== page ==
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Analyst: Looking Ahead to Trump’s Asia Engagement

FILE - Republican Presidential Candidate Donald Trump stands on stage during the third day session of the Republican National Convention in Cleveland.
FILE - Republican Presidential Candidate Donald Trump stands on stage during the third day session of the Republican National Convention in Cleveland.

In about two weeks, Donald Trump will be sworn in as the 45th president of the United States. He faces a wide range of domestic issues, several of which were key in securing votes in swing states during the November election.

Since then, however, President-elect Trump has ventured into diplomatic waters through his tweets. Once he takes office, Trump also will have to deal with a number of pressing global concerns.

North Korean leader Kim Jong Un may be the first to present a challenge to a newly-inaugurated President Trump, after Kim signaled that the North would conduct an intercontinental ballistic missile test. It’s a weapon, when perfected, that could reach the continental United States.

The EastWest Institute’s Jonathan Miller says while many people carefully analyzed the nuances of outgoing President Barack Obama’s messages, Trump’s tweets should be viewed with broader strokes.

“My biggest concern, with regards to the Trump administration’s policy on North Korea,” says Miller, “is that it needs to maintain solidarity with its allies, such as Japan and South Korea. So there’s a concern …that Trump might just go it alone and look for bilateral negotiations. That’s exactly what the North is looking for.”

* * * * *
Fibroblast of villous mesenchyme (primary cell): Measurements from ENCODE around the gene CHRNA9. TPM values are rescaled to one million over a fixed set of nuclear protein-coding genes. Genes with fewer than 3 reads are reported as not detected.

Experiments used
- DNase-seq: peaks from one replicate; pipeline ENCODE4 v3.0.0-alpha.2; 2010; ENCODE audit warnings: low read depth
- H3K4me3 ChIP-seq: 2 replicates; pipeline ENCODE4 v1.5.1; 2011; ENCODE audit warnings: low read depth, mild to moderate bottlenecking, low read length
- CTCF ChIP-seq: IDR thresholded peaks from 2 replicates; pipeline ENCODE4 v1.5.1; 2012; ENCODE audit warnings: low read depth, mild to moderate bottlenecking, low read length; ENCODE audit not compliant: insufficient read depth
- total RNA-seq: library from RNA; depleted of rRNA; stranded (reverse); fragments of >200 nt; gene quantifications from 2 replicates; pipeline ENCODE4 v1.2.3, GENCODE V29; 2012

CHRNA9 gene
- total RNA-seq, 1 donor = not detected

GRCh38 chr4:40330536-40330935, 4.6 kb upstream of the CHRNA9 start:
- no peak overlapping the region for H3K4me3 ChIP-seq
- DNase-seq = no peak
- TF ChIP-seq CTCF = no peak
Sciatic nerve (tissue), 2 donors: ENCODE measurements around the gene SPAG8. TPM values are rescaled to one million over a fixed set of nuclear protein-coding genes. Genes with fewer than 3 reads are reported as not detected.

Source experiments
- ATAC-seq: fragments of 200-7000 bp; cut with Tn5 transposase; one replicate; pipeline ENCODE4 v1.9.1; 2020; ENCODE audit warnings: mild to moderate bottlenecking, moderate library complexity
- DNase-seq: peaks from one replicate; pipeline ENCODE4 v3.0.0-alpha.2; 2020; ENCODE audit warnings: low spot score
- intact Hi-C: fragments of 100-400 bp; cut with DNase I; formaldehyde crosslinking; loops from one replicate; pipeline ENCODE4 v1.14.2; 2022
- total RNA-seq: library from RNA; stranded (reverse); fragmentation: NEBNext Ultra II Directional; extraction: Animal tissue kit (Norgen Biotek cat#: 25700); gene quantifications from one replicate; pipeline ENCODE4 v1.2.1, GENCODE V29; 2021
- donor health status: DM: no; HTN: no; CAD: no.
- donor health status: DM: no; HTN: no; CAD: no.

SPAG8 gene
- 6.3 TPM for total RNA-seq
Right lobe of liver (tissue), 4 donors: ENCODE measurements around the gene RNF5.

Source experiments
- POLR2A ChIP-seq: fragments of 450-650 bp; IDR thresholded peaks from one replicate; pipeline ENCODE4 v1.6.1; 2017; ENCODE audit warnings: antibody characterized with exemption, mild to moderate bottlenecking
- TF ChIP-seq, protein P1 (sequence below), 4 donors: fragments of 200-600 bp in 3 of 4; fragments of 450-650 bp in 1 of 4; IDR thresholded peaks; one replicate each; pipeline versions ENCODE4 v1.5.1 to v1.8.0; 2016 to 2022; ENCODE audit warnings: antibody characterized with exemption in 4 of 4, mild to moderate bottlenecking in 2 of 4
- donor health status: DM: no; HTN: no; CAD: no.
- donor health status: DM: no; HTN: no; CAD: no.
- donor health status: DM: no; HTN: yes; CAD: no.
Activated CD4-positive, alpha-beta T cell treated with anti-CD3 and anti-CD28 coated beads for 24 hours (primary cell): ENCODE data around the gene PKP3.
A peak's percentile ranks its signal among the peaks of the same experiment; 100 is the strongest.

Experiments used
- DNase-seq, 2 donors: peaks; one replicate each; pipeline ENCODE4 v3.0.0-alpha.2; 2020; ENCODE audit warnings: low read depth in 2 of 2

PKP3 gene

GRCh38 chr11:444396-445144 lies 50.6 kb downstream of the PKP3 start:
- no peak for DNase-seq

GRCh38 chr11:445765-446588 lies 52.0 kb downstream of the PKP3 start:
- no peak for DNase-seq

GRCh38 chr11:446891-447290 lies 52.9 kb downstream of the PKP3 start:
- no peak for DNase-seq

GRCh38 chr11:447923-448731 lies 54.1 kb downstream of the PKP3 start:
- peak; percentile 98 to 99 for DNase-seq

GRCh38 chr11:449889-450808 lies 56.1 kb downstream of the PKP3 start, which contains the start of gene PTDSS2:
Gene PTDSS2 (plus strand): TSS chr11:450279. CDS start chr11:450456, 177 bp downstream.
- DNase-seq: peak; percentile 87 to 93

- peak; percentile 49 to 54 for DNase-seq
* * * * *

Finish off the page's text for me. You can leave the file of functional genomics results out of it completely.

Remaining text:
Trump taking a call from Taiwan President Tsai Ing-wen will also present some diplomatic challenges, since he has publicly questioned the longstanding tradition of honoring the “One China” policy. When Washington established ties with Beijing in 1979, it cut diplomatic relations with Taiwan, recognizing the communist-led People’s Republic of China as the sole government of China, or “one China.”

Miller, however, says, “I also think the South China Sea is going to continue to be an area where the U.S. loses leverage. We even saw that in the final days of the Obama administration, so I think China is going to continue to press hard in the South China Sea.”

During the U.S. election season, territorial concerns in the South China Sea were not a major part of Trump's campaign. It is not clear how the incoming president will approach the issue once he takes office. The subject marks Asia's most expansive sovereignty disagreement involving six claimant governments. The United States is not among them.

Each year, more than $5 trillion in trade passes through the South China Sea, which is filled with rich fishing grounds and believed to hold oil and natural gas.

Moving forward, Miller says it’s important to focus on the interactions the incoming president has with other nations, since he expressed ideas in a transactional matter.

“It looks like he might engage with allies and partners in a bilateral perspective. We’ve definitely seen that in a trade realm …But we could potentially see this from a security perspective, too,” said Miller, referring to regional multilateral organizations, like ASEAN, or trilateral meetings, such as the US-Japan-South Korea summits. How President Trump proceeds in that area towards Asia, is one factor Miller says to watch.